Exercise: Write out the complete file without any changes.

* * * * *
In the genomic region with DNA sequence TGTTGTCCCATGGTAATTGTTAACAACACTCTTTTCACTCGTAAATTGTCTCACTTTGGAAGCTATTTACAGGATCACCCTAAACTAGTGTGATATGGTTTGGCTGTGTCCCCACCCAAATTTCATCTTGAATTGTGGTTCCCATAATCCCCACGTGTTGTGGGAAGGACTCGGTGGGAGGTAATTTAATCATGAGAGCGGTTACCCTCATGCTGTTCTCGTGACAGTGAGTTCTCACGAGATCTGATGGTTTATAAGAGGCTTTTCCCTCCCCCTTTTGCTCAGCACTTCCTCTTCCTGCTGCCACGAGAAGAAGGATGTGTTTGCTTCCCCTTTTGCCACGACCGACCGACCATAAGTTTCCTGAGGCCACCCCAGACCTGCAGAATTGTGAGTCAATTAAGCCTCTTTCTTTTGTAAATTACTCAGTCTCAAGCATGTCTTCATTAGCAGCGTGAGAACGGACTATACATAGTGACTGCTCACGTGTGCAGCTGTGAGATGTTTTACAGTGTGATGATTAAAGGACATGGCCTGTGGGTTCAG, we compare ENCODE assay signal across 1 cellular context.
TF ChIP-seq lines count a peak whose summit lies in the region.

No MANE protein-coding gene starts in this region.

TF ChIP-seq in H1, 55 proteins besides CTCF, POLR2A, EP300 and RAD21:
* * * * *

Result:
In the genomic region with DNA sequence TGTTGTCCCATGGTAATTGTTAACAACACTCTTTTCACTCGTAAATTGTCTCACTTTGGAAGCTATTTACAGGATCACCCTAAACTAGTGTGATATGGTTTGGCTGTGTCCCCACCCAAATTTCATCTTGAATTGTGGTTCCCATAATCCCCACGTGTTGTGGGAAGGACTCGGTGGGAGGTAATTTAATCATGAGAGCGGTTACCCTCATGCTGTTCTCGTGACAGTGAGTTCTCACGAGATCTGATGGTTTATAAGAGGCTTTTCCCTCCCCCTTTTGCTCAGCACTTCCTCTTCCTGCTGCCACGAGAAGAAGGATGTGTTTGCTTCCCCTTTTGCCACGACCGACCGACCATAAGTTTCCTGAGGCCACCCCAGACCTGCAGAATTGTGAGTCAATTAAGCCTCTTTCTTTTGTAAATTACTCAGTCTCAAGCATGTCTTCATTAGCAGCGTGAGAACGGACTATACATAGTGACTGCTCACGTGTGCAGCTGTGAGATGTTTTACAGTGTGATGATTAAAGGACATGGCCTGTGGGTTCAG, we compare ENCODE assay signal across 1 cellular context.
TF ChIP-seq lines count a peak whose summit lies in the region.

No MANE protein-coding gene starts in this region.

TF ChIP-seq in H1, 55 proteins besides CTCF, POLR2A, EP300 and RAD21: